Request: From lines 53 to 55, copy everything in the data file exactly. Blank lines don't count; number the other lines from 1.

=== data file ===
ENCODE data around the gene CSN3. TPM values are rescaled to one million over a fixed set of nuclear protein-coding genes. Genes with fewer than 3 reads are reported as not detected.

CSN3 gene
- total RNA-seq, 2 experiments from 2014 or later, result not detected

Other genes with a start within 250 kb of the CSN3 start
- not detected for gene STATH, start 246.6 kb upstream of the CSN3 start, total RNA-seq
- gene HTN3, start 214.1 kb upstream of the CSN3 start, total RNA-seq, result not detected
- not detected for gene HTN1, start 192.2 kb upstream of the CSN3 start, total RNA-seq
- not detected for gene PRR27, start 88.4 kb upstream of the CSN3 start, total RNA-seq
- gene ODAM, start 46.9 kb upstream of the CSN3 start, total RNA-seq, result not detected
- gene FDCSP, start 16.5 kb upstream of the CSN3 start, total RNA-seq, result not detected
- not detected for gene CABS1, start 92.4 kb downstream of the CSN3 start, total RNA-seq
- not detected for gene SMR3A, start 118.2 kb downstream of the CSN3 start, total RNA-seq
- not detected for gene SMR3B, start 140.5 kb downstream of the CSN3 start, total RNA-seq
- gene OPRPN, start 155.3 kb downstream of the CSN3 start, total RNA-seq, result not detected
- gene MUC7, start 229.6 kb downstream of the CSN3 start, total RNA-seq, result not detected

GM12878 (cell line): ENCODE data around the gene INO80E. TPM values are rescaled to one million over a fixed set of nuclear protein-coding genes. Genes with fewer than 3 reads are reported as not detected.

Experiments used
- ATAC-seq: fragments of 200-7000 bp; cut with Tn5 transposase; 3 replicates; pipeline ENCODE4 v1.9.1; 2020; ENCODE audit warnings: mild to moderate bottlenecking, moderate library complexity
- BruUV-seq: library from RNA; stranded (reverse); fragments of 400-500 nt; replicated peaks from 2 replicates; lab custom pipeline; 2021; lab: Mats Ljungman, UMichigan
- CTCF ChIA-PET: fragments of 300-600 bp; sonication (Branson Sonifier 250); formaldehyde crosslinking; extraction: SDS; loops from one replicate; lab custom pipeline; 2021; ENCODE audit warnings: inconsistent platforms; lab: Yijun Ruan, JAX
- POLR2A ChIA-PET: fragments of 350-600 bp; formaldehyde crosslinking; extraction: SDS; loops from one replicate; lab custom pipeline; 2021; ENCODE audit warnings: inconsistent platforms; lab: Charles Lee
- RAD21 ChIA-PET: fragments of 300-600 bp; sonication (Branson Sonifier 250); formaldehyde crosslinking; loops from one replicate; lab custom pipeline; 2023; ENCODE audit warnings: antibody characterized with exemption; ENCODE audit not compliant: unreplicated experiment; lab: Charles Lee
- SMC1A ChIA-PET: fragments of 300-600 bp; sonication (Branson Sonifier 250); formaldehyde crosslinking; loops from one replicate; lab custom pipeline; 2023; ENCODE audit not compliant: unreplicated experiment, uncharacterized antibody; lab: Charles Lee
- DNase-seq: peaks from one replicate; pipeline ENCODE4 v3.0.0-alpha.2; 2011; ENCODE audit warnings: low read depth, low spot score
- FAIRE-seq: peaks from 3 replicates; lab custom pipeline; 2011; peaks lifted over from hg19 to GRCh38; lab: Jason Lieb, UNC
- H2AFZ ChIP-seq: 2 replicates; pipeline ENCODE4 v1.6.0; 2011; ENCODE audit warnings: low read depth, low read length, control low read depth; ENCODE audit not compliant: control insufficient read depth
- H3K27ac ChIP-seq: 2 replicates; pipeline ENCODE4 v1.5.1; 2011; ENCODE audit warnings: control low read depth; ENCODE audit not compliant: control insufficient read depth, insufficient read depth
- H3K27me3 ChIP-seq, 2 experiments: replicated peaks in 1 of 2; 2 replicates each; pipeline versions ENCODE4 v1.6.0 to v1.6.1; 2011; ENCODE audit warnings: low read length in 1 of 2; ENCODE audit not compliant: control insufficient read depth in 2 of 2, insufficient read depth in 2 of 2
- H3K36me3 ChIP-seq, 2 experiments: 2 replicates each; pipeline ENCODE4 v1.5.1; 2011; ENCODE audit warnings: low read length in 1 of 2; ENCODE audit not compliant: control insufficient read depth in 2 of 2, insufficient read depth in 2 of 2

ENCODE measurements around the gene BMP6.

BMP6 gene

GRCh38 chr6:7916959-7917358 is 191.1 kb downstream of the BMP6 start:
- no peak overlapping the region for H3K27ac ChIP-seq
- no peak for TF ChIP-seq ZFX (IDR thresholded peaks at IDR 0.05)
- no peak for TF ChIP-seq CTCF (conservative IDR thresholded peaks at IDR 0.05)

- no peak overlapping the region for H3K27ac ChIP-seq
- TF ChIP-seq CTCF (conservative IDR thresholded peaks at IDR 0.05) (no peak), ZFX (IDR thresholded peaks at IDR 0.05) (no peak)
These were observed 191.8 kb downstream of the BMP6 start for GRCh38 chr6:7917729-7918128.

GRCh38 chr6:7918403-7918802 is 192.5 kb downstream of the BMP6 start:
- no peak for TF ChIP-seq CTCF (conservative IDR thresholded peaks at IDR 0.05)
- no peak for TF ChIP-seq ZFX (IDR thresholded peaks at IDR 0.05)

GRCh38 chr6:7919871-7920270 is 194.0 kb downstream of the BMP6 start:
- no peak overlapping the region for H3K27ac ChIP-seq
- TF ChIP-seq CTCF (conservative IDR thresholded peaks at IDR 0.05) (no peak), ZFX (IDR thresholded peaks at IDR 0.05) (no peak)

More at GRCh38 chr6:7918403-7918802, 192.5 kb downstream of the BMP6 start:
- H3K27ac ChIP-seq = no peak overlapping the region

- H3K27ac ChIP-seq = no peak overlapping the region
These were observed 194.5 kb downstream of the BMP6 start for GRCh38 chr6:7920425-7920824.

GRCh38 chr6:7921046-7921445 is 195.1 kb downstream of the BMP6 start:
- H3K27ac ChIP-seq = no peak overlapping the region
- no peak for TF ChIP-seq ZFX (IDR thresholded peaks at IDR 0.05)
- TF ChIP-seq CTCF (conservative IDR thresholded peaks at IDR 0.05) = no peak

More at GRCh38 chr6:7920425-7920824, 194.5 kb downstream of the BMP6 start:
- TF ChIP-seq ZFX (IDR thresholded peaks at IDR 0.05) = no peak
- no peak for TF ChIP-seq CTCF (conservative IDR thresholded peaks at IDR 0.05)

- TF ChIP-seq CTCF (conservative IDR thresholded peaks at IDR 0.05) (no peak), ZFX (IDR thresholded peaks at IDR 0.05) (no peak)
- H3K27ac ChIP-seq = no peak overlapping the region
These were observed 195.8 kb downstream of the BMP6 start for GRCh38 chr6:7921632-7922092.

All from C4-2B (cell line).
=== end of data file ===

More at GRCh38 chr6:7920425-7920824, 194.5 kb downstream of the BMP6 start:
- TF ChIP-seq ZFX (IDR thresholded peaks at IDR 0.05) = no peak
- no peak for TF ChIP-seq CTCF (conservative IDR thresholded peaks at IDR 0.05)